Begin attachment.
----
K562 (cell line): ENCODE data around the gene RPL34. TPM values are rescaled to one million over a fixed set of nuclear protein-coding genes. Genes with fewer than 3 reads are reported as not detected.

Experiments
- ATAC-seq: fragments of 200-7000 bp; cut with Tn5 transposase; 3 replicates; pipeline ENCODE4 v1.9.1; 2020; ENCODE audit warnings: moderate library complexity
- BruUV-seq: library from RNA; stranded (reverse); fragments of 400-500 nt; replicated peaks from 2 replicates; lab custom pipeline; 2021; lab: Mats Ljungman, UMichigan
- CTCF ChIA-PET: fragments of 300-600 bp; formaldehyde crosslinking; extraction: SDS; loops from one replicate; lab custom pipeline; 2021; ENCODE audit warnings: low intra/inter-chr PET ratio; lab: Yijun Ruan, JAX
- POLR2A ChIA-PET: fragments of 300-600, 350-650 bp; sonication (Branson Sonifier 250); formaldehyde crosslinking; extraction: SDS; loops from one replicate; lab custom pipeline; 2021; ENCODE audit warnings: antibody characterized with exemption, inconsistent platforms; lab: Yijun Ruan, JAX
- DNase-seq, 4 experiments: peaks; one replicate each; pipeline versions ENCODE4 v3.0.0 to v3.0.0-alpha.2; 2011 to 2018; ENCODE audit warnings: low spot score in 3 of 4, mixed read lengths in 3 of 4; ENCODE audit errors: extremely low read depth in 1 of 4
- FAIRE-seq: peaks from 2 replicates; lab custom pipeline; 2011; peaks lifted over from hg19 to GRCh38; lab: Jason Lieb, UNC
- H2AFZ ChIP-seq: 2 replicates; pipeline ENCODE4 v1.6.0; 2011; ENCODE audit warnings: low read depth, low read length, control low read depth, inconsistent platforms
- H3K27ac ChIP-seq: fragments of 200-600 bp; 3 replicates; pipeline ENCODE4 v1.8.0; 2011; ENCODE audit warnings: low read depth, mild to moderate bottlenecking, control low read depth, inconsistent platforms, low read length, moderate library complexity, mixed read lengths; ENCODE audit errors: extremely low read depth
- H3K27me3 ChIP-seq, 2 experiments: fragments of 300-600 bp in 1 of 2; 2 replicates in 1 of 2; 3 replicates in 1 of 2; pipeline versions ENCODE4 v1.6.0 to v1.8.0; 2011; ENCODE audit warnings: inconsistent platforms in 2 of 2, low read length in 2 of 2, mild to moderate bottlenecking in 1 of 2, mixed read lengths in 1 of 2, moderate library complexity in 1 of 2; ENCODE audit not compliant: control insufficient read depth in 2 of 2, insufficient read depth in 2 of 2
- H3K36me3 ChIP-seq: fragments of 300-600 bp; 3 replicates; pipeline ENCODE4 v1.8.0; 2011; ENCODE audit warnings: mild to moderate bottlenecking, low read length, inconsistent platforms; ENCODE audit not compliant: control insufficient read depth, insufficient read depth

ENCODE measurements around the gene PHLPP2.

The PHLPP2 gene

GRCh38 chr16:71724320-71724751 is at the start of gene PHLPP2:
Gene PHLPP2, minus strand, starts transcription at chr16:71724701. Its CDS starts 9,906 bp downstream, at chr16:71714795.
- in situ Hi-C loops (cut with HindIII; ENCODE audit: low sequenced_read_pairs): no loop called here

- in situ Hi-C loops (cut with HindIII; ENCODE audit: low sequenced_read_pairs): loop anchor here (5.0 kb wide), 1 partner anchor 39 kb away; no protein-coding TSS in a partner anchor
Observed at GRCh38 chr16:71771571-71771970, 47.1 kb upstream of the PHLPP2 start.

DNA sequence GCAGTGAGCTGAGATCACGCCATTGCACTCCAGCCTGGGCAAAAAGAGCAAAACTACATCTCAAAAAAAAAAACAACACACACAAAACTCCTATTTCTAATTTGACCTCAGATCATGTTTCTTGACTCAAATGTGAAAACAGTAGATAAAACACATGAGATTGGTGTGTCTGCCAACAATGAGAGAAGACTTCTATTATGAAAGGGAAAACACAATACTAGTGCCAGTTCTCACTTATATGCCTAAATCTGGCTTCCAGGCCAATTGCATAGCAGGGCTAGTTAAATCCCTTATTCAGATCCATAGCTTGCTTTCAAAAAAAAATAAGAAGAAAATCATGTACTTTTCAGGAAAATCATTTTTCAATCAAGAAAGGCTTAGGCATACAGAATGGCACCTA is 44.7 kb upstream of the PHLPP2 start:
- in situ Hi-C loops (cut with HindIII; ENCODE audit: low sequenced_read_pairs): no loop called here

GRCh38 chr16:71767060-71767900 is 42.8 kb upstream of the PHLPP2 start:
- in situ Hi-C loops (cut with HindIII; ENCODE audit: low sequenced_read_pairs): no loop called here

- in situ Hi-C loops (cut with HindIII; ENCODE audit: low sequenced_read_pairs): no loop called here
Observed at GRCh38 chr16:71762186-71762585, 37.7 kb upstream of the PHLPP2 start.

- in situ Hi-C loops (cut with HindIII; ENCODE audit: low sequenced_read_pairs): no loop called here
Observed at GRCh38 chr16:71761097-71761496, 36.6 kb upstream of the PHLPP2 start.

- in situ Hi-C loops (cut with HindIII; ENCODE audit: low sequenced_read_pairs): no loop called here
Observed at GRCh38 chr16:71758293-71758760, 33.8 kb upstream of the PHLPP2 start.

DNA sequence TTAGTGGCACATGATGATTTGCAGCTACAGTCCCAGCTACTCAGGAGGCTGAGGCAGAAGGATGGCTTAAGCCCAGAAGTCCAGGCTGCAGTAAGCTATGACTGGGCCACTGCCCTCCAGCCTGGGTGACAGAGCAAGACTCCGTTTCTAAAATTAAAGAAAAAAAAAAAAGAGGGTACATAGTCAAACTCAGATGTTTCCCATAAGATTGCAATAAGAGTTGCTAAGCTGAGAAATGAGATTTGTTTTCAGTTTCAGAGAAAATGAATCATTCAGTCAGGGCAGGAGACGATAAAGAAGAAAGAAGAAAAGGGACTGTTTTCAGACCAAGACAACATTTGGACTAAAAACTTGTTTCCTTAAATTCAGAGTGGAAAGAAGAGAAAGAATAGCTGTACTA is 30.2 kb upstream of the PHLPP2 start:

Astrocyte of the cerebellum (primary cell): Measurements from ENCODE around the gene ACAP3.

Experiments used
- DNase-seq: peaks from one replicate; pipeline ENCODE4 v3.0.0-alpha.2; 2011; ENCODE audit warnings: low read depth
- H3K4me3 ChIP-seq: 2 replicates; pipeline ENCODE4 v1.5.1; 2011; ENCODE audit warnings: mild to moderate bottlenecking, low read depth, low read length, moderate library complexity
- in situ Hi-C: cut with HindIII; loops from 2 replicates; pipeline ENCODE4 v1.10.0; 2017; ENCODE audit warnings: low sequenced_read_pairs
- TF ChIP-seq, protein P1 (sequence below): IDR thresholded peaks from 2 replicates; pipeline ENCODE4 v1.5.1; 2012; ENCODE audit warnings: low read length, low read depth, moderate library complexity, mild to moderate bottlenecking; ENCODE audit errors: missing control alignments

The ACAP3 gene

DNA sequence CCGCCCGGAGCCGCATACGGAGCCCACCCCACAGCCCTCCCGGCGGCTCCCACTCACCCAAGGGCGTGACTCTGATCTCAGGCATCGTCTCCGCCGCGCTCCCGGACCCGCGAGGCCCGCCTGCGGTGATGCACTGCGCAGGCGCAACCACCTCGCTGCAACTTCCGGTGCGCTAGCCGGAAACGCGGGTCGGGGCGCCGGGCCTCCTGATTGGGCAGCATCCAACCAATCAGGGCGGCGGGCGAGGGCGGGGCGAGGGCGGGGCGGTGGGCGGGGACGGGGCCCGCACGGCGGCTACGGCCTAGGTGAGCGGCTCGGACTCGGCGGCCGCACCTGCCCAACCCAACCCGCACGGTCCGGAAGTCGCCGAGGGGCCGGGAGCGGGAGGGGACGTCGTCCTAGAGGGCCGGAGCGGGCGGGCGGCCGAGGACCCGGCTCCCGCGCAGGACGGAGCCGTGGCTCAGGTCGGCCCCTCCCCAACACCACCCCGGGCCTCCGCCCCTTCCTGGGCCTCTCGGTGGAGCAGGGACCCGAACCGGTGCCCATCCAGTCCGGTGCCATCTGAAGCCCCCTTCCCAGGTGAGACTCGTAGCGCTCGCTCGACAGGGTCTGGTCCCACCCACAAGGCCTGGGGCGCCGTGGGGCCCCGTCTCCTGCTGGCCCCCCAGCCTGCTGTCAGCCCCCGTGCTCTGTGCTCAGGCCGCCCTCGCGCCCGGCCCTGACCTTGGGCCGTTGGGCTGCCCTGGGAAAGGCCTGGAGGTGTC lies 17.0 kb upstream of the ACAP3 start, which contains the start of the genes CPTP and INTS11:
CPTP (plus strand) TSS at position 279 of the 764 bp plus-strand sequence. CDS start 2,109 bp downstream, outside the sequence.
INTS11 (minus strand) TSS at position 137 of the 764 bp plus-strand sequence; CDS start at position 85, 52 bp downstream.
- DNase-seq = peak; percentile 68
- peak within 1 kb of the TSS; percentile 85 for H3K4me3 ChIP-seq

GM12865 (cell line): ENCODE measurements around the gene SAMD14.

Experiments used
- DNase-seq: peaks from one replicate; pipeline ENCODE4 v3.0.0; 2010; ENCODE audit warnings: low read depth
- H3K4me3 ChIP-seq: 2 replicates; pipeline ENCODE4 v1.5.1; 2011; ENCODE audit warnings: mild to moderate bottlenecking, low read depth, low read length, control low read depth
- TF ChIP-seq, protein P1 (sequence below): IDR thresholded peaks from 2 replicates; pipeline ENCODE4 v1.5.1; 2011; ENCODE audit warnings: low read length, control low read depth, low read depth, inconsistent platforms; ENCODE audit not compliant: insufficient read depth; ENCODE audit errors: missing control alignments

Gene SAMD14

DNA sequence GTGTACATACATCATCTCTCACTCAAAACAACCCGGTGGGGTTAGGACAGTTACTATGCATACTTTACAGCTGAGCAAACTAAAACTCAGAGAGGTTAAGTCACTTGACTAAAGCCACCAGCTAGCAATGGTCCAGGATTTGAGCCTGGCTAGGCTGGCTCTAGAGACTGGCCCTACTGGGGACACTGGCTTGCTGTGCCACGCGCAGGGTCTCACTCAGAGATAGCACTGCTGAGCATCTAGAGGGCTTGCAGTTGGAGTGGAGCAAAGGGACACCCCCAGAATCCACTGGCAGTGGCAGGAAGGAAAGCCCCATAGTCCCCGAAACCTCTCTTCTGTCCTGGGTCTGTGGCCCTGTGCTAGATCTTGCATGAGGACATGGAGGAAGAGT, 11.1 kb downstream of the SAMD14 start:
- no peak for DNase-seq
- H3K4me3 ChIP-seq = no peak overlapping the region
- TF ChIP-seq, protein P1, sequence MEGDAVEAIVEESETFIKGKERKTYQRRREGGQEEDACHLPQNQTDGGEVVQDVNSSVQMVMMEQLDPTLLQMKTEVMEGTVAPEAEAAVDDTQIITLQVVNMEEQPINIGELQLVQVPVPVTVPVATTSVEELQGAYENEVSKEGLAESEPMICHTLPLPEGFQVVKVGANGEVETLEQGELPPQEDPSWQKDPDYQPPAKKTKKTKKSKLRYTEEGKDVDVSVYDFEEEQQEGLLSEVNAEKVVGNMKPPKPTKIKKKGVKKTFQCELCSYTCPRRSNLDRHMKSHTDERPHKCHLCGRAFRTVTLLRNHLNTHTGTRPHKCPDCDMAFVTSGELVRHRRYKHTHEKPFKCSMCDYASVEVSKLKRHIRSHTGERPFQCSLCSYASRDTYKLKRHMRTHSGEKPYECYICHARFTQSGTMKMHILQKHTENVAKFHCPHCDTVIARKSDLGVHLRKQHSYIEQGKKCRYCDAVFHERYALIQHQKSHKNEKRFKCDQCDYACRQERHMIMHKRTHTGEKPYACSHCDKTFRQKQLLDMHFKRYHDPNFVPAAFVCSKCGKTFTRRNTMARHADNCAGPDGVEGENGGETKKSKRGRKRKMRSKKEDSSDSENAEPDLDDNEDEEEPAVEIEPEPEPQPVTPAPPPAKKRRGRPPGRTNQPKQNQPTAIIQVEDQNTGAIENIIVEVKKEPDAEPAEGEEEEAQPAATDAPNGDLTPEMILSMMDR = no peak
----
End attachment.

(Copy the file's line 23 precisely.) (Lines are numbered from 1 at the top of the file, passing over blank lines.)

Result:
- in situ Hi-C loops (cut with HindIII; ENCODE audit: low sequenced_read_pairs): no loop called here